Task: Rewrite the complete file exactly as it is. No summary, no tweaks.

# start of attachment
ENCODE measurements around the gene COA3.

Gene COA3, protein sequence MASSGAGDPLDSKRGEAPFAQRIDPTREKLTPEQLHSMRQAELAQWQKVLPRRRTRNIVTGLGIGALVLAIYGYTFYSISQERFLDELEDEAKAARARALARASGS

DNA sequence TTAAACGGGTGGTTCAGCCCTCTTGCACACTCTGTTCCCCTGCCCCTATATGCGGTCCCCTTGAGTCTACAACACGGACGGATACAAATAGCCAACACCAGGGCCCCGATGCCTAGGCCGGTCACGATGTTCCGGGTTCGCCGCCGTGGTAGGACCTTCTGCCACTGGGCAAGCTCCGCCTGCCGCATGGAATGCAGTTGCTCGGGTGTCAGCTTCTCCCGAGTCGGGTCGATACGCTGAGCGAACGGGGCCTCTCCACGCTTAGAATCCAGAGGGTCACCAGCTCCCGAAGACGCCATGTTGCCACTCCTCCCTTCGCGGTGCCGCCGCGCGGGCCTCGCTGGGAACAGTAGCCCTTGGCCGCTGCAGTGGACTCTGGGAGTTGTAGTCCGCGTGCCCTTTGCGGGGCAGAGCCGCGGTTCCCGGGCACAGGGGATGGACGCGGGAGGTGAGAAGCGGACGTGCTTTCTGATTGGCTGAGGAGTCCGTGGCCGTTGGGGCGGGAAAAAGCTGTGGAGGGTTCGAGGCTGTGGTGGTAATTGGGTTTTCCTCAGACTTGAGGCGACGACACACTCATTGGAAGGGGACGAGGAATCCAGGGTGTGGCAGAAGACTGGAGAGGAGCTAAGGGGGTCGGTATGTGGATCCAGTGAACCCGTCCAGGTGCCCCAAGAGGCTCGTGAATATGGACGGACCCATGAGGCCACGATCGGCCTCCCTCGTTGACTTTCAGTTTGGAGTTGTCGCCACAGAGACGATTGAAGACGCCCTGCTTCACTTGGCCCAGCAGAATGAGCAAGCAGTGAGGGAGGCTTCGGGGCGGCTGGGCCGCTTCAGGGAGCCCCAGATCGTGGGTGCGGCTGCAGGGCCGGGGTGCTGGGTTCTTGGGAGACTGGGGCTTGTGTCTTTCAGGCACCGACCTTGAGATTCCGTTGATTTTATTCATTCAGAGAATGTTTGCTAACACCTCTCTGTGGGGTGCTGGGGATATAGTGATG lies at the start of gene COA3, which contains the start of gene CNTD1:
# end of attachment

ENCODE measurements around the gene COA3.

Gene COA3, protein sequence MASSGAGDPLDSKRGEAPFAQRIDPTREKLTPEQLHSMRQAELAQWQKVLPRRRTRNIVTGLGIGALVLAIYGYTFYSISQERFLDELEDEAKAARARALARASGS

DNA sequence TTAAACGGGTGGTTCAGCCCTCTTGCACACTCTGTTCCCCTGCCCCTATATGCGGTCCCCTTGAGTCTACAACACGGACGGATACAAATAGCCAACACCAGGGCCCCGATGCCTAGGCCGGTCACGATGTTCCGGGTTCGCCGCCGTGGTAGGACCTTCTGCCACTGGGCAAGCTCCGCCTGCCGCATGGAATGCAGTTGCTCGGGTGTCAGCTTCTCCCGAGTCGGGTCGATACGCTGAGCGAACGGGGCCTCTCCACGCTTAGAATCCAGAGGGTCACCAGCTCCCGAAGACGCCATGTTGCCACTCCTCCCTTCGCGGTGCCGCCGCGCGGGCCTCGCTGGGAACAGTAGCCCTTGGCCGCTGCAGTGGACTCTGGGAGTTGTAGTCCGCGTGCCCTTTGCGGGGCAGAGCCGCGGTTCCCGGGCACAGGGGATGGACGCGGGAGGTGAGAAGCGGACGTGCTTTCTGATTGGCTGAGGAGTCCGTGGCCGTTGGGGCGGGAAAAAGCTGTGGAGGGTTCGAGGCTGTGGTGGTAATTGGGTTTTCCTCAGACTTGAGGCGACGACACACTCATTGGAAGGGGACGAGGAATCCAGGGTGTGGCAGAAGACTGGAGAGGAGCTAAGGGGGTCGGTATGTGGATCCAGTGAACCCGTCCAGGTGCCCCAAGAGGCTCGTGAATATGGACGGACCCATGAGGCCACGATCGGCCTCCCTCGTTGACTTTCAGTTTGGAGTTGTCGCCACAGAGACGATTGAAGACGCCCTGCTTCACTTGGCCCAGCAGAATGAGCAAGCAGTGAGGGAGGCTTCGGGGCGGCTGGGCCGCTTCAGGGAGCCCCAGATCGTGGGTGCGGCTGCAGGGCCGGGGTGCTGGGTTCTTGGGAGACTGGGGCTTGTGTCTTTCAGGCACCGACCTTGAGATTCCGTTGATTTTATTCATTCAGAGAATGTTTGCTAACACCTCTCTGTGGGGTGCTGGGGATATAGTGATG lies at the start of gene COA3, which contains the start of gene CNTD1: